So let's take a look at a few ideas (based on this post on detangling products)...

CLEAR, SPRAYABLE CONDITIONING PRODUCT WITH ESTERS

HEATED PHASE
water to 100%
1% Cromollient SCE or up to 5% PEG-7 olivate (or other water soluble oil) or up to 10% Caprol Micro Express
3% cetrimonium chloride
2% hydrolyzed protein

COOL DOWN PHASE
3% polyquat 7 or honeyquat or 0.5% polyquat 44
2% panthenol
0.5% preservative
1% fragrance oil

I'm not the biggest fan of using polysorbate 80 in hair care products as it can feel kind of sticky, so I'd keep it to 2% or lower, which means you can only use 2% oils in this recipe. If you want to make a clear emollient conditioner, I'd definitely go with one of the other esters, but I thought I would include this recipe to show you how it can be made.

Your conditioner will go the colour of your oils, so I would stick to clear oils like fractionated coconut oil or lightly coloured oils like sweet almond, sunflower, and so on.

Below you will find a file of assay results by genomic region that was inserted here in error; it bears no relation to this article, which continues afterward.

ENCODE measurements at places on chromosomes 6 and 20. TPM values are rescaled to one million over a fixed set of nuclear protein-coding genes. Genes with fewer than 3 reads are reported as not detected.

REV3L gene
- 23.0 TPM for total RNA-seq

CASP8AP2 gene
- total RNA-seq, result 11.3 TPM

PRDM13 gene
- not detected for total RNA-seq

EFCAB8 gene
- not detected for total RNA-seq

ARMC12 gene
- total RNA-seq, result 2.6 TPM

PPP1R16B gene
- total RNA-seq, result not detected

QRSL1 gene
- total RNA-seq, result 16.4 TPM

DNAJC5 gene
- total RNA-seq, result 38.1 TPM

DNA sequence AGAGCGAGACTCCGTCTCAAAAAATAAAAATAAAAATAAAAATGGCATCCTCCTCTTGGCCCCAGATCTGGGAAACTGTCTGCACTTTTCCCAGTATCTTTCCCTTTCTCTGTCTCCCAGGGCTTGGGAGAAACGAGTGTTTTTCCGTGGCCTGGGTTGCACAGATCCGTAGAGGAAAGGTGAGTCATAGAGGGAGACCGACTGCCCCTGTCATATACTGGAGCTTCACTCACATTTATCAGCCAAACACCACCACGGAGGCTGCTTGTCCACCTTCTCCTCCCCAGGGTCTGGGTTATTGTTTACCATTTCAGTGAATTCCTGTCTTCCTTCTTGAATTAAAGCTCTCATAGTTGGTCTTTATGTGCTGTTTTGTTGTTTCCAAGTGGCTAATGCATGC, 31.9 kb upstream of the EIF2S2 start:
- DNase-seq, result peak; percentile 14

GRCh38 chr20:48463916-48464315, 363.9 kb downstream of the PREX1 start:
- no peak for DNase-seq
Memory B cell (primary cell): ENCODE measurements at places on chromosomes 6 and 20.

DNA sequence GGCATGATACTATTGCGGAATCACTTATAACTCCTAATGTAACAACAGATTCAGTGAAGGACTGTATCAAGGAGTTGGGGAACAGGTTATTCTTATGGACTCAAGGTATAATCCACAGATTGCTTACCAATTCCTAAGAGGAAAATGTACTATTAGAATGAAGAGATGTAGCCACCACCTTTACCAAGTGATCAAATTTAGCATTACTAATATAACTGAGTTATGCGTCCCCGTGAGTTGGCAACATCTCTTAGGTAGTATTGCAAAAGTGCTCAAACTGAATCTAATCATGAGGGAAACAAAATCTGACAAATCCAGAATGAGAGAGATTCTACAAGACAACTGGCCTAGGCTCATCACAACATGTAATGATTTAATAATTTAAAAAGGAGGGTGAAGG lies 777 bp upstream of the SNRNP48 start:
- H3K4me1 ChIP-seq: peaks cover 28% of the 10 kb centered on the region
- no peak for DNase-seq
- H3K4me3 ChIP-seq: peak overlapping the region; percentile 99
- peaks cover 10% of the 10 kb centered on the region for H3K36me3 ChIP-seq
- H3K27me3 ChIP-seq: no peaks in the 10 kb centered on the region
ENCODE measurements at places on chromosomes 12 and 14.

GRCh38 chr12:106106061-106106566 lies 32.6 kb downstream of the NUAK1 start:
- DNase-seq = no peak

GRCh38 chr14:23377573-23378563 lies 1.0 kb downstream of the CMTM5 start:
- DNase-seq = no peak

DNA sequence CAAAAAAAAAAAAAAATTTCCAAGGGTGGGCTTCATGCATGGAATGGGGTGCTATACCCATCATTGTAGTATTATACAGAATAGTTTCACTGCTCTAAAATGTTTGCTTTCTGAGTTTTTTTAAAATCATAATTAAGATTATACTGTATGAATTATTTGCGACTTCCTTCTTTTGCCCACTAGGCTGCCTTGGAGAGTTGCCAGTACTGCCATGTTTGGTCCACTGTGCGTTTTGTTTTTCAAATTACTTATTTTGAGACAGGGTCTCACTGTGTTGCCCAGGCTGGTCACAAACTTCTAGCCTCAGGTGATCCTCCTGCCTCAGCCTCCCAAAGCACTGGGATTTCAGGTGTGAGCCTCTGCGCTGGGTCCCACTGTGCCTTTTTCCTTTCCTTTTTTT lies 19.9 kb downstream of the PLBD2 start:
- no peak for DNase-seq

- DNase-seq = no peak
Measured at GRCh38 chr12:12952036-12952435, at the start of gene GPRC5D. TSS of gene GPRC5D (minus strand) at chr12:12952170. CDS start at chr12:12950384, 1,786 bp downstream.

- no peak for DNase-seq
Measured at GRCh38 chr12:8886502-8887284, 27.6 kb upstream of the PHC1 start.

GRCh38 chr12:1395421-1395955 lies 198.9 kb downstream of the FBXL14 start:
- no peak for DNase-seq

CLEAR, SPRAYABLE CONDITIONING PRODUCT WITH POLYSORBATE 80
HEATED PHASE
water to 100%
3% cetrimonium chloride
2% hydrolyzed protein

COOL DOWN PHASE

3% polyquat 7 or honeyquat or 0.5% polyquat 44
2% panthenol
0.5% preservative
1% fragrance oil
2% oil of choice
2% polysorbate 80


You can use the general or alternate instructions for these recipes. But mix the oil and polysorbate together first, then add it to the conditioners.

As a side note, I've been playing around with Caprol Micro Express in hair care products and I'm quite enjoying it for my oily hair. As another side note, cetrimonium chloride is supposed to be an emulsifier but I've found it doesn't work well in that capacity. You can try it with small amounts of oils, but it will need shaking after a while.